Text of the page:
Your secondary objection was that Catholics "disagree" on doctrines as well, meaning I'm using a double standard. The truth is, Catholics can only disagree on what is not defined by the Church, and we recognize degrees of assent we must have depending on the subject. Given this, there technically is no such thing as a 'liberal' or 'conservative' Catholic, only a faithful and less than faithful one. The term "liberal" is just a convenient title. In regards to the list I gave, the Church has spoken definitively on virtually all the doctrines on the list, so there isn't such discord among Catholics on them.

On the other hand, the items on that list expose the Protestant being in a vicious spiral downward of endless compromises between unity and doctrine.

Michael said...

You have given away the farm. You stated, "there technically is no such thing as a 'liberal' or 'conservative' Catholic, only a faithful and less than faithful one." Among those who affirm the bible as authoratative and who name Christ as Lord, there are only those who are more faithful and less faithful in their adherence to what the text of Scripture clearly teaches. You simply place a human magesterium in the place of Scripture. Furthermore, you remain in a state of circular reasoning, as you assume that the insufficiency/lack of clarity of Scripture is to blame for doctrinal discord. It is that assertion you must prove, and not simply posit. Given the fact that men are fallen, which is the more likely case? So too given that Scripture itself attests to its own clarity and sufficiency, I'd say you have quit a burden of proof to bear...

Nick said...


I agree there are people who are less faithful to Scripture than others as far as creating a liberal-conservative characterization goes for Protestants AND Catholics. The thing is though, this doesn't work with many of the doctrines I gave, because it's more about "essential" versus "non-essential," meaning it's a matter of optional versus necessary. One is not "less faithful" to Scripture if they differ on a non-essential.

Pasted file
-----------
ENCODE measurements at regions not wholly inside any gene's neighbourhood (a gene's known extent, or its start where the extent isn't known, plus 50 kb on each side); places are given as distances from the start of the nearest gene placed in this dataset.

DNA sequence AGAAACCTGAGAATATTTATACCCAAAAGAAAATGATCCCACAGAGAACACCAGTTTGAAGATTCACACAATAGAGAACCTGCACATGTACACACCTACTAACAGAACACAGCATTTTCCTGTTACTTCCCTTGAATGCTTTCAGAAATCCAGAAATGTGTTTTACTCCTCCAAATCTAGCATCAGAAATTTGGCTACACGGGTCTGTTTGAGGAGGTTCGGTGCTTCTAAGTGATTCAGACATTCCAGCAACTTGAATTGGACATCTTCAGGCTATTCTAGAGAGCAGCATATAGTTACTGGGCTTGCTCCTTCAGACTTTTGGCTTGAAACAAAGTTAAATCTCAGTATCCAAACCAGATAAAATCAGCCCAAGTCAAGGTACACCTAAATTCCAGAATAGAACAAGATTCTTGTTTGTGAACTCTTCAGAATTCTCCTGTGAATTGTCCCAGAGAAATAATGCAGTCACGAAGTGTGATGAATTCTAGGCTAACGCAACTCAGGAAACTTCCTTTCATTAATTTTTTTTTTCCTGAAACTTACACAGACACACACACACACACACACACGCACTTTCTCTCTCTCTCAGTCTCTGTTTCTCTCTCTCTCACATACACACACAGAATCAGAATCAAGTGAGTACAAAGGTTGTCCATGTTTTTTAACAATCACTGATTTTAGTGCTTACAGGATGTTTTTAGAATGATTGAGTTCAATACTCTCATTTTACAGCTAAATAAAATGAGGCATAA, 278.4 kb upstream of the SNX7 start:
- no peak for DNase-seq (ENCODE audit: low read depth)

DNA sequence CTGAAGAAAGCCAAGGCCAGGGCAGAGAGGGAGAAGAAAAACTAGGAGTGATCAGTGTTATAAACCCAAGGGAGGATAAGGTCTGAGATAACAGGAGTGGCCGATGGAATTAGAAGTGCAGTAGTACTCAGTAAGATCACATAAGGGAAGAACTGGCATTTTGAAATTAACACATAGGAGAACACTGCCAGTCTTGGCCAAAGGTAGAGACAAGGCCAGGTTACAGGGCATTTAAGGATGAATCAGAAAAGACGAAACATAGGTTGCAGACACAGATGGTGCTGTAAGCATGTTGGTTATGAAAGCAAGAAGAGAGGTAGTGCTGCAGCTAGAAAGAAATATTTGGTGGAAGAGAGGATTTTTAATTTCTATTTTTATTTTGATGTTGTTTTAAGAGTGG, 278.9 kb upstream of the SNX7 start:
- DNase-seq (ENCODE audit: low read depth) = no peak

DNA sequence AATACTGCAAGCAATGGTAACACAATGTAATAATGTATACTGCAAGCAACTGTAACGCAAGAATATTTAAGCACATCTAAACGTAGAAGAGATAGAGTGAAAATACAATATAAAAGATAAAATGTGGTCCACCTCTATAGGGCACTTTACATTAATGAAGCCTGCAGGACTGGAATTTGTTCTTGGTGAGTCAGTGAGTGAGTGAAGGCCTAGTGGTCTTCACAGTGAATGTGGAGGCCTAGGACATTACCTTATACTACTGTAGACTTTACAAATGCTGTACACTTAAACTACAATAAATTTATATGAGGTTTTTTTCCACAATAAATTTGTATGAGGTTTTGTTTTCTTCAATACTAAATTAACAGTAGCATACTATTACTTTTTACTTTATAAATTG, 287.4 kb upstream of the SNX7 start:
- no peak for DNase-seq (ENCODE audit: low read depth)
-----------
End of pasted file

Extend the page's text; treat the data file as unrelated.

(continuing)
Another important point is that you seem to be thinking I am speaking of Scripture as non-perspicuous in a pejorative sense. I believe Scripture is clear for many things, but I see nothing in Scripture indicating it is clear on all essentials, or even what those essentials are.

Michael said...

Either an individual believes what Scripture teaches regarding an issue (more faithful), or they dissent (less faithful, depending on how far they have gone). The dichotomy between essential and secondary doctrines is one that is present in your religion too; dogma v doctrine.

Scripture isn't clear on the essentials? That is an outright falsehood. Tell me, what essential Christian doctrine is Scripture not clear on? Let me guess, the Trinity, or the deity of Christ as your friend alluded too earlier? You see, if what you were saying is true, then the text of Scripture would contain falsehoods, because it is the word of God that attests to it's own sufficiency. This I have demonstrated here:

Nick said...


The dogma vs doctrine distinction can exist in Catholicism because there is a central teaching authority to lay out what is Dogma. This doesn't exist in Protestantism, resulting in no way to distinguish between essential and non-essentials, and hence the disagreements.

The more-faithful versus less-faithful dichotomy breaks down quickly when it comes to addressing just what is "essential."

You said: "Scripture isn't clear on the essentials? That is an outright falsehood. Tell me, what essential Christian doctrine is Scripture not clear on?"

If it's an outright falsehood, then surely you can provide a list of these "essentials". I've not found a Protestant who can provide me with the list.